I then tried highlighting the text from the article on Shap-E and asking Help Me Write to turn it into an email. It indeed turned the article into a politely phrased email informing the reader about the new 3D model tool. Unfortunately, it did not automatically open Gmail and put the email copy into a compose message.
I also highlighted the Shap-E article and asked Google to give me 5 headline choices that are up to 80 characters each. The results were ok. My original headline was “OpenAI’s Shap-E Model Makes 3D Objects From Text or Images” and the five suggested headlines were quite similar to that.
But, even though I asked for headlines, Google only gave me the option to Replace the entire article with its output. There was no way to just say “insert this headline at the top.” That typifies the biggest problem with Google’s AI.
Help Me Write or Right For Me?
The biggest problem with Google’s Help Me Write feature is that it doesn’t help you write but instead wants to either do your work for you from scratch or replace your text with its own. What the tool would not do is give me advice about how to improve my existing text. When I asked it what it thought of my article, it gave me an error message, because it’s not designed to be an editor; it’s designed to be a writer replacement tool.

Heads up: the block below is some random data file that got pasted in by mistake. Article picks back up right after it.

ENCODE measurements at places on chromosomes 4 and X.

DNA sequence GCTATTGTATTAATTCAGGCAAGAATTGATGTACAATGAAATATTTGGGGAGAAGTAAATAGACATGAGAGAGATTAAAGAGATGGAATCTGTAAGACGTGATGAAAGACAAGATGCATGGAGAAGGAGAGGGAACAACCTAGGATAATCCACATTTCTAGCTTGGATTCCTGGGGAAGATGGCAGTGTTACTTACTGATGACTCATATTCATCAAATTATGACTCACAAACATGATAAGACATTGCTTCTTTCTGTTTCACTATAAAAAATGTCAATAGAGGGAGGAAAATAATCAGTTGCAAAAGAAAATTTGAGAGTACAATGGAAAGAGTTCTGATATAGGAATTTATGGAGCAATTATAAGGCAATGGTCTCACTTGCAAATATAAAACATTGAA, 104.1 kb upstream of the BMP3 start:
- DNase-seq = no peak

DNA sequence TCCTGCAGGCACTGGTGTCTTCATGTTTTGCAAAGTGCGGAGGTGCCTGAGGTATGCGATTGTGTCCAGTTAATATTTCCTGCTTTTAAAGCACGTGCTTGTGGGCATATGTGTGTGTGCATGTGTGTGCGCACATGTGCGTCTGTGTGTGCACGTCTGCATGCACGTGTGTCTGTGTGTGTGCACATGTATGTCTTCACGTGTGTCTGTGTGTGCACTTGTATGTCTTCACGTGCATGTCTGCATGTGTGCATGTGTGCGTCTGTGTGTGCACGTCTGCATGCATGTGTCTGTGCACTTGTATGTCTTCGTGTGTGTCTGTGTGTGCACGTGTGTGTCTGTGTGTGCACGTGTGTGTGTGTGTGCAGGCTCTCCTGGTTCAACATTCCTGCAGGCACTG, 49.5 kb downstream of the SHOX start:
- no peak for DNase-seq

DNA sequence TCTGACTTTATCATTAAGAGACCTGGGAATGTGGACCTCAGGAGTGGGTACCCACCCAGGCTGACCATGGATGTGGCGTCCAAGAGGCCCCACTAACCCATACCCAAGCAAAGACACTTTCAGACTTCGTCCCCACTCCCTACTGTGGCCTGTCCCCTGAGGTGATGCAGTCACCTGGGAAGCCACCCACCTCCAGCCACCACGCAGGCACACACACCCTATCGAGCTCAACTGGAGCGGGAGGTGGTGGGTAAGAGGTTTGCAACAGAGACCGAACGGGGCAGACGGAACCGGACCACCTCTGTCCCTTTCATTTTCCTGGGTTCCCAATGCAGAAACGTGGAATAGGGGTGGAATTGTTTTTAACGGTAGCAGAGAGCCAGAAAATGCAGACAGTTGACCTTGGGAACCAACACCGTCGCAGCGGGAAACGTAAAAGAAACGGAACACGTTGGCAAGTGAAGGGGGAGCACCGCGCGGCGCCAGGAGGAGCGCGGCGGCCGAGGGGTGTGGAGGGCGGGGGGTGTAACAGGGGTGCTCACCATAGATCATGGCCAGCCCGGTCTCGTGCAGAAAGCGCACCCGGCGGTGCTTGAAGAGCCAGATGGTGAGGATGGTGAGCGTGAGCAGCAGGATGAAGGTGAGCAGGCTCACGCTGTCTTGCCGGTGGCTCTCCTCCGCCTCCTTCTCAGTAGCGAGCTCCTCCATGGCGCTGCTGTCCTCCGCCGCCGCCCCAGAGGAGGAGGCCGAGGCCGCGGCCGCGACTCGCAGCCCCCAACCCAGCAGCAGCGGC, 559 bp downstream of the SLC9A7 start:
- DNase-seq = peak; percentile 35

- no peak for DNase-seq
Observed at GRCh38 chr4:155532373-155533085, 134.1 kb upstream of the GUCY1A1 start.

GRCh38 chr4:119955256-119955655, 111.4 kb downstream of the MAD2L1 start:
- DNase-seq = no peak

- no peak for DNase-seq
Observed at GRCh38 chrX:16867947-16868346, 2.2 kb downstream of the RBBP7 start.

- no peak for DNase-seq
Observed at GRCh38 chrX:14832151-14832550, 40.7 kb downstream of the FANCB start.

The quality of the writing is so basic at this point that it’s not good for doing more than just the basics. Unfortunately, the basics may be good enough for kids to cheat their way through a school assignment, for someone to phone in a cover letter or for someone who really wants to plagiarize an article to copy it into Gdocs and then ask the AI to rewrite it for them.
A truly helpful AI copilot would evaluate your writing, make suggestions for specific sections of text and allow you to choose which to accept or reject. A really useful tool would also ask you follow-up questions rather than making up details from whole cloth. If I tell you to write me a cover letter and you don’t know anything about me, ask me questions so you can do the job properly! But like so many AI products we test, Google Workspace AI and its Help Me Write feature are designed to take the wheel, even if it means that they drive you over a cliff.
I'd rather use AI as an editor, than having it write things for me. Sort of like a coach, who helps you raise your game, rather than simply playing the game for you.
Or really I just used it as my vocabulary is pretty poor. Can't write good fiction if it sounds as bare as my account's signature.